flourish. I guess it's because God wants man to choose goodness freely of his own free will; sometimes one wonders if free will is worth all the trouble if there's going to be so much evil and unhappiness, but God knows best, presumably. If it were up to me, I might be tempted to wipe out cities and civilizations, but luckily for New York and Amsterdam, I'm not God. (reads) Tell us some more about your family. I had 26 brothers and sisters. From my family 5 became priests, 7 became nuns, 3 became brothers, and the rest of them were institutionalized. My mother was also institutionalized shortly after she started thinking my father was Satan. Some days when we were little, we'd come home and not be able to find our mother and we'd pray to St. Anthony to help us find her. Then when weíd find her with her head in the oven, we would pray to St. Jude to make her sane again. Are all our prayers answered? Yes, they are; what people who ask that question often donít realize is that sometimes the answer to our prayer is "no." Dear God, please make my mother not be crazy. Godís answer: no. Dear God, please let me recover form cancer. Godís answer: no. Dear God, please take away this toothache. Godís answer: alright, but youíre going to be run over by a car. But every bad thing that happens to us, God has a special reason for. God is the good shepherd, we are His flock. And if God is grouchy or busy with more important matters, his beloved mother Mary is always there to intercede for us. I shall now sing the Hail Mary in Latin.

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Sister Mary Ignatius Explains it all for You 2


By: Christopher Durang

SITUATION: A young woman tries to cope with her mother's death, while maintaining sanity with her own life.

When I was sixteen my mother got breast cancer, which spread. I prayed to god to let her suffering be small, but her suffering seemed to me quite extreme. She was in bad pain for half a year, and then terrible pain for much of a full year. The ulcerations on her body were horrifying to her and to me. Her last few weeks she slipped into a semiconscious state, which allowed her, unfortunately, to wake up for a few minutes at a time and to have a full awareness of her pain and her fear of death. She was able to recognize me, and she would try to cry, but she was unable to; and to speak, but she was unable to. I think she wanted me to get her new doctors; she never realy accepted that her disease was going to kill her, and she thought in her panic that her doctors must be incompetent and that new ones could magically cure her. Then, thank goodness, he went into a full coma. A nurse who I knew to be Catholic assured me that everything would be done to keep her alive - a dubious comfort. Happily, the doctor was not Catholic, or if he was, not doctrinaire, and they didn't use extraordinary means to keep her alive; and she finally died after several more weeks in her coma.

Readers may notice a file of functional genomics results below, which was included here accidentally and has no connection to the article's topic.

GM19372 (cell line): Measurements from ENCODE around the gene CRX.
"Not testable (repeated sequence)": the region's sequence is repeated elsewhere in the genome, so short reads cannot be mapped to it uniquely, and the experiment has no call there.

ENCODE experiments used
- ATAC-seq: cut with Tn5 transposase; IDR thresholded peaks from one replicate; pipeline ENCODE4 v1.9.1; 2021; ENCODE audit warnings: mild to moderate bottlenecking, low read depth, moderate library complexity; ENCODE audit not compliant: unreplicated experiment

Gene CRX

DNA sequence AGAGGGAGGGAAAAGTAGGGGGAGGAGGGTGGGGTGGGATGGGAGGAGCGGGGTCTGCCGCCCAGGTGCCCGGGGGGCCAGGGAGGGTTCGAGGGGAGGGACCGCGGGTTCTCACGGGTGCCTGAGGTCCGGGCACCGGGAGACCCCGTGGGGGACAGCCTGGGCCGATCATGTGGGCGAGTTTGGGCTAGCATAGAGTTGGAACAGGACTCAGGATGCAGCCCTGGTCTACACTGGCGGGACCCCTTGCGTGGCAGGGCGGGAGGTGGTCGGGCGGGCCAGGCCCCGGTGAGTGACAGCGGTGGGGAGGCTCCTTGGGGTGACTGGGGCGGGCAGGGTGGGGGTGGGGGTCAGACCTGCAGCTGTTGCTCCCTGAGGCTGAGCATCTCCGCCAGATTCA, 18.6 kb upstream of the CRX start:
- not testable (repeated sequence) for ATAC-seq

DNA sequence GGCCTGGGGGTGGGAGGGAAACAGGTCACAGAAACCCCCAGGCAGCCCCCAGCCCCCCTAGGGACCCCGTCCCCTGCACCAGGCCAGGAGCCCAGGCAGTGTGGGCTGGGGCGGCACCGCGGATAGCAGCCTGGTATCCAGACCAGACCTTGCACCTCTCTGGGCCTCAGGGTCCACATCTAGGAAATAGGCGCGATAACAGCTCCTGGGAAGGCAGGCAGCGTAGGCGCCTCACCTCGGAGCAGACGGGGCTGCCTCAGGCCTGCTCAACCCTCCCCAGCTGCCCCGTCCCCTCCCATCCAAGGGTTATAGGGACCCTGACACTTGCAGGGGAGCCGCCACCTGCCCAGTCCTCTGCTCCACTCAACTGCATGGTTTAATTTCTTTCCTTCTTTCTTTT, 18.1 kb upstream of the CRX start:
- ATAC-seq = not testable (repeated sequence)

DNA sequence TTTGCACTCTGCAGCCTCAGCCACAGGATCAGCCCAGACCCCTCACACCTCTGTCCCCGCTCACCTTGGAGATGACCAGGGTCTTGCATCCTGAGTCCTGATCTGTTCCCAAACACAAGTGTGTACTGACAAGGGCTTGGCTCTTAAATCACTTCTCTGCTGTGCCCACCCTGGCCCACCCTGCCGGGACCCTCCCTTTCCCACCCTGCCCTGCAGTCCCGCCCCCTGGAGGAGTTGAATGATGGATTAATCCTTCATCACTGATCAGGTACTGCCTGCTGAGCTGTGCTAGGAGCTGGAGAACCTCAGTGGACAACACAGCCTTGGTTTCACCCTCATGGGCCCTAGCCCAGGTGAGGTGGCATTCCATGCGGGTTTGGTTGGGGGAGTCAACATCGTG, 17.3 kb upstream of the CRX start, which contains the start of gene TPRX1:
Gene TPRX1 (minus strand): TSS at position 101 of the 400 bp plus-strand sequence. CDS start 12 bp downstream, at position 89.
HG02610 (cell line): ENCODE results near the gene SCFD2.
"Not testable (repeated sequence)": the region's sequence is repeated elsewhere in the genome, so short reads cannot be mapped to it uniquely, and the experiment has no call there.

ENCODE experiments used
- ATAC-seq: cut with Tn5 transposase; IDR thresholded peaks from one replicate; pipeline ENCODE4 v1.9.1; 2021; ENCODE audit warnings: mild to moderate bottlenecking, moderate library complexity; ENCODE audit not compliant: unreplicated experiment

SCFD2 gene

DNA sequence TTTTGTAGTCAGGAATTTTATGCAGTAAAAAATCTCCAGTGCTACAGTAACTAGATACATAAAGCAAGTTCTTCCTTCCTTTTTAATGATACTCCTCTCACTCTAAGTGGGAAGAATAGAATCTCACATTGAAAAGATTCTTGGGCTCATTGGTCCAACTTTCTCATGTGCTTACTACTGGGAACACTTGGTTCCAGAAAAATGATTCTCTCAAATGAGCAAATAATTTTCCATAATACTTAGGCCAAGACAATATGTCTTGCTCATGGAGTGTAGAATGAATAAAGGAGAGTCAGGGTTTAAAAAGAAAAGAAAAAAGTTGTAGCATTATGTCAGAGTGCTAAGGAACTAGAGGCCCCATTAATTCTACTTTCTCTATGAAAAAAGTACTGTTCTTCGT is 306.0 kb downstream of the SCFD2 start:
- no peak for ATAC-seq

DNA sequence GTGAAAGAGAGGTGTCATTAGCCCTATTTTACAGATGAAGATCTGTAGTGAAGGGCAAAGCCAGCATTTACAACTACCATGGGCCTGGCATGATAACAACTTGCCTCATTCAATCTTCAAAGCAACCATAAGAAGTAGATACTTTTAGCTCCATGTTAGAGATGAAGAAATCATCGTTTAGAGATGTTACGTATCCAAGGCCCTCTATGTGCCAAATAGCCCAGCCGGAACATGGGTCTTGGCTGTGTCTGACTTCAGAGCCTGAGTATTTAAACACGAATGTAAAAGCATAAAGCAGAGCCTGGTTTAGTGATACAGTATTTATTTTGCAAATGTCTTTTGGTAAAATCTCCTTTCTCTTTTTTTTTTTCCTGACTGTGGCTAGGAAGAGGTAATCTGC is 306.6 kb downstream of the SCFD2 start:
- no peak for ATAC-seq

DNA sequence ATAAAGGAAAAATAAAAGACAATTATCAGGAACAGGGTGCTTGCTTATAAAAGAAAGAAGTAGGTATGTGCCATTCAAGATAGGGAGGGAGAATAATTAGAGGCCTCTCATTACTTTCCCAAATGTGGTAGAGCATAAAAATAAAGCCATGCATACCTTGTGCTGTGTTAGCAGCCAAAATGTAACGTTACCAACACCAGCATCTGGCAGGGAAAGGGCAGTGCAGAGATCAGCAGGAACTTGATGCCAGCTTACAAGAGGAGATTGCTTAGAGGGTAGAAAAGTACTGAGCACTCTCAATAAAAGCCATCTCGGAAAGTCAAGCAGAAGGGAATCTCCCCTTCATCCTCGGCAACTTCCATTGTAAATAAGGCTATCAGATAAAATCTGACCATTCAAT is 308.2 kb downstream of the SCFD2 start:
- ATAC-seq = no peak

Now there are, I'm sure, far worse deaths- terrible burnings, tortures, plague, pestilence, famine; Christ on the cross even, as sister likes to say. But I thought my mother's death was hard enough, and I got confused as to why I had been praying and to whom. I mean, if prayer was really this sort of button you pressed- admit you need the Lord, then He stops the suffering- then why didn't it always work? Of ever work? And when it worked so-called, and our prayers were supposedly answered, wasn't it as likely to be chance as God? God always answers our prayers, you said, He just sometimes says no. I became angry at myself , and by extension at you, for ever having expected anything beyond randomness from the world. And while I was thinking these things, the day that my mother died, I was raped. Now I know that's really too much, one really loses all sympathy for me because I sound like I'm making it up or something. But bad things happen all at once, and this particular day on my return from the hospital I was raped by some maniac who broke into the house. He had a knife and cut me up some. Anyway, I don't want to really go into the experience, but I got really depressed for about five years. Somehow the utter randomness of things- my mother's suffering, my attack by a lunatic- this randomness seemed intolerable. I blamed myself of course, for letting all of this get to me..... But now, I think it is childish to look for blame, part of the randomness of things is that there is no one to blame; but basically I think everything is your fault Sister.